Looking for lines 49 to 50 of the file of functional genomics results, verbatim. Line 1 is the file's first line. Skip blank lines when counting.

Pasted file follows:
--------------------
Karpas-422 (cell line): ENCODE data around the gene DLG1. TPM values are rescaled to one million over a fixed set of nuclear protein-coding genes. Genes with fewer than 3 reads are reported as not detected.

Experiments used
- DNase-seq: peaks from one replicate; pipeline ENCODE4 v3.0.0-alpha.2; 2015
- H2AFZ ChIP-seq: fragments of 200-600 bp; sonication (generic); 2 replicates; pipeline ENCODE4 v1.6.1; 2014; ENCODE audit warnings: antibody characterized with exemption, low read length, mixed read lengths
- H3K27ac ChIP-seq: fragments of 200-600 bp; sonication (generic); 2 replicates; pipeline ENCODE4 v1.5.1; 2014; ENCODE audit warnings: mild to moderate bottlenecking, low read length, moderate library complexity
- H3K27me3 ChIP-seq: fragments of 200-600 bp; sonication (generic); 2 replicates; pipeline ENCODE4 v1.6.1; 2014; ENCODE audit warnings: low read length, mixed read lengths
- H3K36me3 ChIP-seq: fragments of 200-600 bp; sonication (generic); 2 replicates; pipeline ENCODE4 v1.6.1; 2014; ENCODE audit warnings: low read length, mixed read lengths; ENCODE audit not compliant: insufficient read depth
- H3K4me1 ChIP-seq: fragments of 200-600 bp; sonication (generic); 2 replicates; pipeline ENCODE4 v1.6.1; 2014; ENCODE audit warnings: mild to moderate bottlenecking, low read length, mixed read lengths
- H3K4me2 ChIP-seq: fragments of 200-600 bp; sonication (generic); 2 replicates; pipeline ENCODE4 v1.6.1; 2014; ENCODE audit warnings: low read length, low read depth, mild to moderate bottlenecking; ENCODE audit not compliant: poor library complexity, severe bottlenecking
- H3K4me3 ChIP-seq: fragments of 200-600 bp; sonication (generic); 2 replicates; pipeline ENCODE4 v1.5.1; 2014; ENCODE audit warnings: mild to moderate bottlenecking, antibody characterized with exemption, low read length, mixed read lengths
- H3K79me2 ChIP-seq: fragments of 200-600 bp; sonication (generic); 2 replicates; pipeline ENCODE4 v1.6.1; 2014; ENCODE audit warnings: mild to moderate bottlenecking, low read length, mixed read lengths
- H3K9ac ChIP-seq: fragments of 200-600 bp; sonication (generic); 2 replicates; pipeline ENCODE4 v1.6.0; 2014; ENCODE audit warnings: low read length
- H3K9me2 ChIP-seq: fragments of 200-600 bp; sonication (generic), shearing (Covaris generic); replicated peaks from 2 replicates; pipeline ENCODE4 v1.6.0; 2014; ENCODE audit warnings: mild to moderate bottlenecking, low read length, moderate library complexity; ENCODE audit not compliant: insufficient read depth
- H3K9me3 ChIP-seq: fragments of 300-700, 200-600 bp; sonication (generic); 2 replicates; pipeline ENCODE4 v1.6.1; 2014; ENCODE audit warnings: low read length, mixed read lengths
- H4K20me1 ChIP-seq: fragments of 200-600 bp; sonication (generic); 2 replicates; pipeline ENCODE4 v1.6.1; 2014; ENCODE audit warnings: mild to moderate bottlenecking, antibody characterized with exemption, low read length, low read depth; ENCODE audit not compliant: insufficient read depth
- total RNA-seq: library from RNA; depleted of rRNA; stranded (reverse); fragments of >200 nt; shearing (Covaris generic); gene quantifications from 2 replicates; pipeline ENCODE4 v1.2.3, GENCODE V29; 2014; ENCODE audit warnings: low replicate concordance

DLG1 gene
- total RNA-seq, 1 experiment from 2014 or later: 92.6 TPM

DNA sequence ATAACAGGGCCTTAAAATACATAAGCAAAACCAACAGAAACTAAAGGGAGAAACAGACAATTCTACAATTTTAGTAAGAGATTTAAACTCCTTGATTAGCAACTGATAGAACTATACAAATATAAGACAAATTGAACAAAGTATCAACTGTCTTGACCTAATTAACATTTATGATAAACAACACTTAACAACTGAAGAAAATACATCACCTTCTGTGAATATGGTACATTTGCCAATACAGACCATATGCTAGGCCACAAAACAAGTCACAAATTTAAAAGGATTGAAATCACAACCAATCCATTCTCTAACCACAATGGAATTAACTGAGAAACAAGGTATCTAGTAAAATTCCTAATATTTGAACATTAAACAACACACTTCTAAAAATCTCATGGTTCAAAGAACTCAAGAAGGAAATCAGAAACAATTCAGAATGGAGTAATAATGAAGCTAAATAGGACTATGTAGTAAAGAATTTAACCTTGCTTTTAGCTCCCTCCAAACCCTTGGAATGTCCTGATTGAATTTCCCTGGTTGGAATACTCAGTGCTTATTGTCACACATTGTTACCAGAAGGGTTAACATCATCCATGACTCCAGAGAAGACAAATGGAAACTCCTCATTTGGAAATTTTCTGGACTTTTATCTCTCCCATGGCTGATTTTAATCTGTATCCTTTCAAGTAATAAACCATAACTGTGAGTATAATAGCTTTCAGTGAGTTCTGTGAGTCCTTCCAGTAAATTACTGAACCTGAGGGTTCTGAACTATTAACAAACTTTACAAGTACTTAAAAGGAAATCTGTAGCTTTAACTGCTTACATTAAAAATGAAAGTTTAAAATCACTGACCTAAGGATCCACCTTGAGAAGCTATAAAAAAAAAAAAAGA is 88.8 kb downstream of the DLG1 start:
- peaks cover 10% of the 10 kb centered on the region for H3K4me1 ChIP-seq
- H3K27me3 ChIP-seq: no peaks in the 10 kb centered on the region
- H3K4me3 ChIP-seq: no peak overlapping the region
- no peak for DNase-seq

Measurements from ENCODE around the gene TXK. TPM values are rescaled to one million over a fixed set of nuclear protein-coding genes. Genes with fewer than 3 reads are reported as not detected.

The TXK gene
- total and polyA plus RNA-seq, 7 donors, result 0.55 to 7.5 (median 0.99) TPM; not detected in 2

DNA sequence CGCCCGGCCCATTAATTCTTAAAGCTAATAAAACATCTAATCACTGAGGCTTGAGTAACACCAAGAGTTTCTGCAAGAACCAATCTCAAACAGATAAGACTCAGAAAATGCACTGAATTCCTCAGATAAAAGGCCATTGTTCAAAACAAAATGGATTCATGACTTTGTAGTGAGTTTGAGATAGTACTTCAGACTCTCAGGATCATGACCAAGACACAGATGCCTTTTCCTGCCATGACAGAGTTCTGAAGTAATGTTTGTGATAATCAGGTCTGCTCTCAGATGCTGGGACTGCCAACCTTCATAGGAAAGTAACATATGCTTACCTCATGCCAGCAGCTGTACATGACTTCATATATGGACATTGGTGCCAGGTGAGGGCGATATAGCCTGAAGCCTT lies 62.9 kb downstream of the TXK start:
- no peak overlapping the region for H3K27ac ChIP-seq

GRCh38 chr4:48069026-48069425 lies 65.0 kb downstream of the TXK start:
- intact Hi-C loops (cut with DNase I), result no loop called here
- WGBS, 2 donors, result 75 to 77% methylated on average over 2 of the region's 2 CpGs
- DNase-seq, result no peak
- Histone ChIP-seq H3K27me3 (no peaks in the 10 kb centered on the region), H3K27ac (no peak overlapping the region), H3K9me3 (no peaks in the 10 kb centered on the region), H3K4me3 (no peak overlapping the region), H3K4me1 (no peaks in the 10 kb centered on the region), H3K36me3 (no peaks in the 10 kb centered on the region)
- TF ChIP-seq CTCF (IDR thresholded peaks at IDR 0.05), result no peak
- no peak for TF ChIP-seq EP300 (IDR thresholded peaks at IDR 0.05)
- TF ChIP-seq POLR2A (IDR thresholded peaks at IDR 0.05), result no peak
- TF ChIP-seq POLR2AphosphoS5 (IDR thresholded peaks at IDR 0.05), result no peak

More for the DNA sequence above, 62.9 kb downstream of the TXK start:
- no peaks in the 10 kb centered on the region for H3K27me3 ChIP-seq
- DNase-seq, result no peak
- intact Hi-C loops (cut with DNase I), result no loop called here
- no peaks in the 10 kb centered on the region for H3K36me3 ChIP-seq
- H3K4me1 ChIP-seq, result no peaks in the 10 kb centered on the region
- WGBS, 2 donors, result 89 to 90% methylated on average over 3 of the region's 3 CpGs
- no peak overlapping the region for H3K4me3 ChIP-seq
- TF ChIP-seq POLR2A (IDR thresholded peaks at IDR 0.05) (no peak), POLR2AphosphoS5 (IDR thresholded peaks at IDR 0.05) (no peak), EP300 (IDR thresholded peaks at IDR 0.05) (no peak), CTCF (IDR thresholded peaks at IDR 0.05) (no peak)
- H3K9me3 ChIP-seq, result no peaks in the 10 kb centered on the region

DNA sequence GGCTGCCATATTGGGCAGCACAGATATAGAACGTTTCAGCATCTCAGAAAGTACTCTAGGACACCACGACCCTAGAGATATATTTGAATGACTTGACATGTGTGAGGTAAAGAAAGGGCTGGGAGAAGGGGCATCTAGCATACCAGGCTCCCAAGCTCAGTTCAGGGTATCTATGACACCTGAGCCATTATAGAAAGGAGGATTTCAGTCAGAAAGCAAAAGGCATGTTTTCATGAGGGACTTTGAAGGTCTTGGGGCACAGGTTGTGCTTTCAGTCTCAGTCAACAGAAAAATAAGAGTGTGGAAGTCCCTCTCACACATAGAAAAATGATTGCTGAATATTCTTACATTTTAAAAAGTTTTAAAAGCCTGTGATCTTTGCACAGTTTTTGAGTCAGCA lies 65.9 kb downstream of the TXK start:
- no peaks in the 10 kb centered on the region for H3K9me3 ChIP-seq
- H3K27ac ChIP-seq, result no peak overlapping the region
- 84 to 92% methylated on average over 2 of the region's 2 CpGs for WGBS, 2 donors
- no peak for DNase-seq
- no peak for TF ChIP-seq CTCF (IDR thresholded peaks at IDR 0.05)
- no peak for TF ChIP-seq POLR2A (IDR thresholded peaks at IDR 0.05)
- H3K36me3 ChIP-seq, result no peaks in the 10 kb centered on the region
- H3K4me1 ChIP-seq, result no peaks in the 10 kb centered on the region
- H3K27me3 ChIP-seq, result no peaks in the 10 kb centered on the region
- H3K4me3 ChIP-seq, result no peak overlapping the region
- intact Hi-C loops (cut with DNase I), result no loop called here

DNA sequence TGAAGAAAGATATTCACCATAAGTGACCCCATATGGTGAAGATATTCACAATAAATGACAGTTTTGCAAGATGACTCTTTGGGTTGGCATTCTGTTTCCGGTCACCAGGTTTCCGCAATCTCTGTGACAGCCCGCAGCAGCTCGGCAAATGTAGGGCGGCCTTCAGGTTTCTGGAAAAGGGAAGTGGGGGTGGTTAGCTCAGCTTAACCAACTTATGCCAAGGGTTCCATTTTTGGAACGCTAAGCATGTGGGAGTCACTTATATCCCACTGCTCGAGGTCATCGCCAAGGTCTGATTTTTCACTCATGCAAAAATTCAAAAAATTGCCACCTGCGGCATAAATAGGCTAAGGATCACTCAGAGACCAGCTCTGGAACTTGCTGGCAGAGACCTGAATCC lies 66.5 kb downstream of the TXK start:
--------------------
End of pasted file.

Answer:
- no peaks in the 10 kb centered on the region for H3K9me3 ChIP-seq
- H3K27ac ChIP-seq, result no peak overlapping the region